All of that extremely simplistic, in-a-nutshell gibberish is to say this: We’ve been fortunate to have such a winner leading this Caps team that it’s made us over-look the non-top echelon cast he has around him. The fans of hockey and all the glorified pundits also compare this same guy to those who have established superstars on multiple lines, pairings, and in net. It’s a team sport, maybe us “homers” are looking at the team and not blaming solely one guy?

    Sorry you haven’t been excited for a Caps season in a few years. Also sorry that your blame is on the top player playing out of his mind, and not on the stagnant cast around him or awful contracts that handcuff any possible move.

  • Dark Stranger

    Semin on top line — that usually is his sport for International tournaments for Russia. He should not have been omitted, initially, to begin with.

    I’ve got plenty of other problems with Russia’s team selection, not just the initial omission of Semin. They didn’t even pick their best KHL players. Left off Sergei Mozyakin who’s led their league. And this is a guy who actually has chemistry with Malkin since they were KHL teammates last year.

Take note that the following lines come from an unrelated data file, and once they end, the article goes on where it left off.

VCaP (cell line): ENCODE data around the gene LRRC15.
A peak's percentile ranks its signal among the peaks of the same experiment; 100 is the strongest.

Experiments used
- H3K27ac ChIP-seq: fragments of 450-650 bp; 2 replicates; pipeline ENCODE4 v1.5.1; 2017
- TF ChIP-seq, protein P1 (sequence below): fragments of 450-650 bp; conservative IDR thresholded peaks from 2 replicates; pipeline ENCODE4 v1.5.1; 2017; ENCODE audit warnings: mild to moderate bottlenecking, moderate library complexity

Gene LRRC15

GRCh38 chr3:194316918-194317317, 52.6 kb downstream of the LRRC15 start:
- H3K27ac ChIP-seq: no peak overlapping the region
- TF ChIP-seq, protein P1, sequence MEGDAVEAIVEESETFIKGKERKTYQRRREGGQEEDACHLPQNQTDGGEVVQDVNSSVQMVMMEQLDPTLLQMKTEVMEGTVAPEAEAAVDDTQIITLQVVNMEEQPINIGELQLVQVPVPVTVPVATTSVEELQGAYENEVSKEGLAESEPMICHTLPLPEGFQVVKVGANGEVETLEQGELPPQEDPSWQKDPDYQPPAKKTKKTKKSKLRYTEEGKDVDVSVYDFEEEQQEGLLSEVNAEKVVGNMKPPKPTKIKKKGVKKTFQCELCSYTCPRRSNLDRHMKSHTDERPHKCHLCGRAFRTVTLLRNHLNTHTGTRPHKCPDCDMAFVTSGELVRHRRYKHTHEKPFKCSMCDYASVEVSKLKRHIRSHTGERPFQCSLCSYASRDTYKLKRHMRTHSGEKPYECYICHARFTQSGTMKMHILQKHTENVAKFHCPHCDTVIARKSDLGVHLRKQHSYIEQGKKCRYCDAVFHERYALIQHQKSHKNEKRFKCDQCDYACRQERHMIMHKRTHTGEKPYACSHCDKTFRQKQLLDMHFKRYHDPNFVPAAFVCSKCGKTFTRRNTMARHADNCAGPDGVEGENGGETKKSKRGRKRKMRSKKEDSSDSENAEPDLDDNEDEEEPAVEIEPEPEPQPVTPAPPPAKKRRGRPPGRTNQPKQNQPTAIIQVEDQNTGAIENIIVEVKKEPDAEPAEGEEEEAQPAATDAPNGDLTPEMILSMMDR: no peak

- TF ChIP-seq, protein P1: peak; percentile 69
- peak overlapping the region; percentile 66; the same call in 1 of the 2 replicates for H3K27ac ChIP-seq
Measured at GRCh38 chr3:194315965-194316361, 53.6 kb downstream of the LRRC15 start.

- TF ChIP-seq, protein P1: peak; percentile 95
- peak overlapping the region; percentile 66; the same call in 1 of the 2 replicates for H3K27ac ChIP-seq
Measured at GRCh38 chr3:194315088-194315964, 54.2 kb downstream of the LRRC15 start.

• ATPinDC

    Well. This was devastating.

    I feel so bad for Ovi. All I want for him is the success he deserves, and because he wanted this so very badly, I wanted him to win the gold far more than I cared about my own country winning it.

    Screw the Roenicks, Milburys, and Coxes of the world. I will never listen to them again.

    My primary hope is that the newfound maturity Ovi has shown this season will allow him to take responsibility for the things he could have done better, recognize the things he had no control over, and put it behind him as he comes back to DC.